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Related to Alveolar echinococcosis: hydatid disease, echinococcus disease


Infestation by the larva (hydatid) of Echinococcus granulosis in humans, and in some canines and herbivores. Also known as hydatid disease; hydatidosis.



a helminthic disease of humans and animals caused by parasitic larvae of the tapeworm Echinococcus. Humans become infected by swallowing the eggs of the helminths, mostly after touching dogs. Larvae emerge from the eggs in the intestine, penetrate into the blood vessels, and are carried to various organs, where they change into hybrid cysts.

Two forms of echinococcosis are distinguished: hydatid disease and alveococcosis. Hydatid disease, the commoner of the two, is caused by the parasite E. granulosus, which mainly affects the liver, lungs, brain, muscles, and kidneys. It is unilocular and grows slowly over a period of years. The cyst sometimes has a volume of 10 1 or more. A connective-tissue capsule and chitinous membrane form around it while daughter hydatids form in the lumen of the cyst and sometimes produce granddaughter hydatids.

The alveolar or multilocular form of echinococcosis is less common. The causative agent of alveococcosis is E. (Alveococcus) multilocularis. It infests the liver almost exclusively. The alveolar echinococcus is a conglomerate of small cysts, called the parasitic node. Its rapid infiltrating process of growth is similar to that of a malignant tumor.

Echinococcosis usually interferes with the functions of the affected organ and causes it to atrophy. The contents of the cyst are allergenic and toxic, causing periodic outbreaks of hives and eo-sinophilia.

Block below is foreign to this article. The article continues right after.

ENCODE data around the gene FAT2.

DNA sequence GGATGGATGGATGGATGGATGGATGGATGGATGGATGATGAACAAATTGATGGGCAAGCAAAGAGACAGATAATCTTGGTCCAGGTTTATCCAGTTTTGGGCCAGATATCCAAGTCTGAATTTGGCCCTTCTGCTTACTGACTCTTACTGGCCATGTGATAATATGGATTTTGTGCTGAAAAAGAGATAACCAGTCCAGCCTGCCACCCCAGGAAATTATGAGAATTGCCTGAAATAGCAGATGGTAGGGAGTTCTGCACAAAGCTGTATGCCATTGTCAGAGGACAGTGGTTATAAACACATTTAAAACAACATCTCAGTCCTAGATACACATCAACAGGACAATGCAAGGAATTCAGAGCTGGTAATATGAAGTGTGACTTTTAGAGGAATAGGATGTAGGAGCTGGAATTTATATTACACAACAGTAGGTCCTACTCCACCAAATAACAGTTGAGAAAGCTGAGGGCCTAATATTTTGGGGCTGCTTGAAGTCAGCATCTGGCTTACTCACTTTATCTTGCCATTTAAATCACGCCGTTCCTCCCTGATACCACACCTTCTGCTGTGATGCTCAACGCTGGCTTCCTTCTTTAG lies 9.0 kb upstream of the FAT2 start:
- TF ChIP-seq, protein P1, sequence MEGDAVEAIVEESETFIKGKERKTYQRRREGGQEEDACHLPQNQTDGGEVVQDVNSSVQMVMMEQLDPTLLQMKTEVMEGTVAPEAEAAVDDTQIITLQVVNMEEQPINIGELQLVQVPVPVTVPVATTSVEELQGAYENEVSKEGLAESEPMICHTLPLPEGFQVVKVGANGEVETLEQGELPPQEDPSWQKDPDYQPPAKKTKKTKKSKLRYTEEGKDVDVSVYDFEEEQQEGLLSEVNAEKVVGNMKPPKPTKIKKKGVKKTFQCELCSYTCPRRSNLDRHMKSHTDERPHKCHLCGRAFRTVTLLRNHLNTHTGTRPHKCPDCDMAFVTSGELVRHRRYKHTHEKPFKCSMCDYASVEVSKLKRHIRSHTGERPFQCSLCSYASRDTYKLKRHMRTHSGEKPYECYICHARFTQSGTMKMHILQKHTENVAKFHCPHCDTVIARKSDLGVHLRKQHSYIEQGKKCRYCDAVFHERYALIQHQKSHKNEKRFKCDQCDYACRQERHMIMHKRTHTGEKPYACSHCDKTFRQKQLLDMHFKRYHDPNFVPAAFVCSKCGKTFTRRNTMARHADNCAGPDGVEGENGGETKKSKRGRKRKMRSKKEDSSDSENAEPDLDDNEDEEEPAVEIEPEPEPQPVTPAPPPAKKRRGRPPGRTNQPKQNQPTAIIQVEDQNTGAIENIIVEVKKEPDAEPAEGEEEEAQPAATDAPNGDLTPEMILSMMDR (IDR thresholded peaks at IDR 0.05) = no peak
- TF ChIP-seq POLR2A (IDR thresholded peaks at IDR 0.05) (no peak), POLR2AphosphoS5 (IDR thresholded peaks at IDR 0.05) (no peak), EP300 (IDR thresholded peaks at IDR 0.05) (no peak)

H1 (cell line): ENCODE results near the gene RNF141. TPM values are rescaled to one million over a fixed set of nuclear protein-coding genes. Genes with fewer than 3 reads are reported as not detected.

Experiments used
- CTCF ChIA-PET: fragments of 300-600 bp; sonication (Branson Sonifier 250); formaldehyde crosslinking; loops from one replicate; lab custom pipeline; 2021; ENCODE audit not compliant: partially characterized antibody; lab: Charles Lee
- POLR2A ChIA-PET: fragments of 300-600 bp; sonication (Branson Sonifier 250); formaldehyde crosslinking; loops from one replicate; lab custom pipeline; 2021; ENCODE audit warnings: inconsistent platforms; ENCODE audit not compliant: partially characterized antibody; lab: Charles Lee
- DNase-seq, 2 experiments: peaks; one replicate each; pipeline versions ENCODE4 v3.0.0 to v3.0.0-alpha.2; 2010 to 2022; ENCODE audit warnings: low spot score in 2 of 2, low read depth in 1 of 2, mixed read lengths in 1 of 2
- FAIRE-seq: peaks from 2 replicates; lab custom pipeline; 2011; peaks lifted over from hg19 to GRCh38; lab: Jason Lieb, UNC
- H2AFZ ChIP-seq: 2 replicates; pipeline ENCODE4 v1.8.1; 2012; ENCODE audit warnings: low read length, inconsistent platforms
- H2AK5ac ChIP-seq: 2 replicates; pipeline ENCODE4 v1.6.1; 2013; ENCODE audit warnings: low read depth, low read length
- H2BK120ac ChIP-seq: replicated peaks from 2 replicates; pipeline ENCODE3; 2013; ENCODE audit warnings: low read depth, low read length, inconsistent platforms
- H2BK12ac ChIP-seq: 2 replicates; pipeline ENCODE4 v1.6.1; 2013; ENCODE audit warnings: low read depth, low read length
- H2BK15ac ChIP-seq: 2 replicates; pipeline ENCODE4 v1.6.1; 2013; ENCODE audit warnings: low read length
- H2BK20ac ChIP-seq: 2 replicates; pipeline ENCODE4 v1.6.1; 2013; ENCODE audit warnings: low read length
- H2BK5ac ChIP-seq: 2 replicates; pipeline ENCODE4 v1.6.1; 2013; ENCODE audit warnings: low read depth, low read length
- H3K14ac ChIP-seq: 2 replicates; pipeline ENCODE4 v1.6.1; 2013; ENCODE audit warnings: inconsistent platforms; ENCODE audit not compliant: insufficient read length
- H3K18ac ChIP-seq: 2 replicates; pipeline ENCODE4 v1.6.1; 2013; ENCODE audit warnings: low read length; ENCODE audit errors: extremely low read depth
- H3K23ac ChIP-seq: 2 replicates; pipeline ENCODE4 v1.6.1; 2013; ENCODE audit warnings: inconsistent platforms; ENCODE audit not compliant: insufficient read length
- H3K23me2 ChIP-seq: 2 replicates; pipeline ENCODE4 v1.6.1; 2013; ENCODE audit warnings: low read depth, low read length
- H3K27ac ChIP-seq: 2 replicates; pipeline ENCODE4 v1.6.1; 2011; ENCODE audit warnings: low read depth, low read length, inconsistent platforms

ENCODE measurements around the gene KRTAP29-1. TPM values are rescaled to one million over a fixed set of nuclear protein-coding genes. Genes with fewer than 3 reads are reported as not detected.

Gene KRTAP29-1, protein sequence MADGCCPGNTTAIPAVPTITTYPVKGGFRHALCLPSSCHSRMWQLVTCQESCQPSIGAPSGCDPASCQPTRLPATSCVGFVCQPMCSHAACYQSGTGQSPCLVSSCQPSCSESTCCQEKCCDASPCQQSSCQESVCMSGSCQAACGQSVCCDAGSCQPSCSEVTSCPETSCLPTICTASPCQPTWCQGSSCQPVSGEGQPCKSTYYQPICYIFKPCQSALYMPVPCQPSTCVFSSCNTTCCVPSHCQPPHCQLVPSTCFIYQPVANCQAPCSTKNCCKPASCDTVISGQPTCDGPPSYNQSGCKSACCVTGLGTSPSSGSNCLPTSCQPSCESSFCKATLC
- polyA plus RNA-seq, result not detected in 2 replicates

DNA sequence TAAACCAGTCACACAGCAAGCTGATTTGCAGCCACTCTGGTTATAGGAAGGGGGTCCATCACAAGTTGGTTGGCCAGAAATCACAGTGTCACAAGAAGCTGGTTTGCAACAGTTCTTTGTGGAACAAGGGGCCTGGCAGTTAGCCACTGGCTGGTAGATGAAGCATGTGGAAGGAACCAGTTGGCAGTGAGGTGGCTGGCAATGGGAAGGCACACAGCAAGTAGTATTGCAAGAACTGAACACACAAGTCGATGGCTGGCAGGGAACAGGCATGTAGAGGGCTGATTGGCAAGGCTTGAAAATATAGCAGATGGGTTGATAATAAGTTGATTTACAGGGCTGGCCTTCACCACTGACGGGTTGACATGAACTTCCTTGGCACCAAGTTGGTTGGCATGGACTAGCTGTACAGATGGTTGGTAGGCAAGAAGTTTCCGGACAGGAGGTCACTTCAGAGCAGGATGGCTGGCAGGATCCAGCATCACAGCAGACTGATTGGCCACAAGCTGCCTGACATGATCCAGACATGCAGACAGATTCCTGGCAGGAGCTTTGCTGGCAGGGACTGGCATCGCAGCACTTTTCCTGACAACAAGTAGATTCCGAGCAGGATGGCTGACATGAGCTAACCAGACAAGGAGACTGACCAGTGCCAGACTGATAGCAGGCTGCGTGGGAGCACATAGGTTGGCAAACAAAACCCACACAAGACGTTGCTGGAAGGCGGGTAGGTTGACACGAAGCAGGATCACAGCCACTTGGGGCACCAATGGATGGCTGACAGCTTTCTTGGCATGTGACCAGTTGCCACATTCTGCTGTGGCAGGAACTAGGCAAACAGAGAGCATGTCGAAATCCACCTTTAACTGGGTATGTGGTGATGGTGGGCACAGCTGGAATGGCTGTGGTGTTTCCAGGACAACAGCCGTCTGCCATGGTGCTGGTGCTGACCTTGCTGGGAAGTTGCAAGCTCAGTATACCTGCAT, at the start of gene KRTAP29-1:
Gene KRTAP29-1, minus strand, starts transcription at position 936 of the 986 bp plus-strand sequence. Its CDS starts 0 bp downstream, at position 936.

The symptoms of echinococcosis vary, depending on the location of the tapeworm. If the liver is involved, pain is felt in the upper right side of the abdomen; the liver enlarges, and jaundice sometimes occurs as a result of compression of the major bile ducts. Echinococcosis of the lungs is accompanied by chest pains and coughing. Sometimes the membrane and hooks of the parasites and hydatid fluid are discharged with sputum. Alveococcosis is characterized by extreme density of the liver and spread of the parasite to adjacent organs.

A diagnosis of echinococcosis is based on the results of clinical examinations, X rays, epidemiology, serodiagnosis, and Casoni’s intradermal test, which involves the injection of hydatid fluid into the skin. Treatment is mainly surgical, including the extirpation or lancing of a cyst and removal of a chitinous cyst with its contents, or the removal of the affected organ. Alveococcosis requires liver resection or enucleation of the parasitic node.

Echinococcosis of animals is caused by E. granulosus larvae that infest various internal organs of the intermediate hosts, which include many species of farm animals. The adult parasites, in the tapeworm stage, inhabit the small intestine of the definitive hosts, carnivorous animals.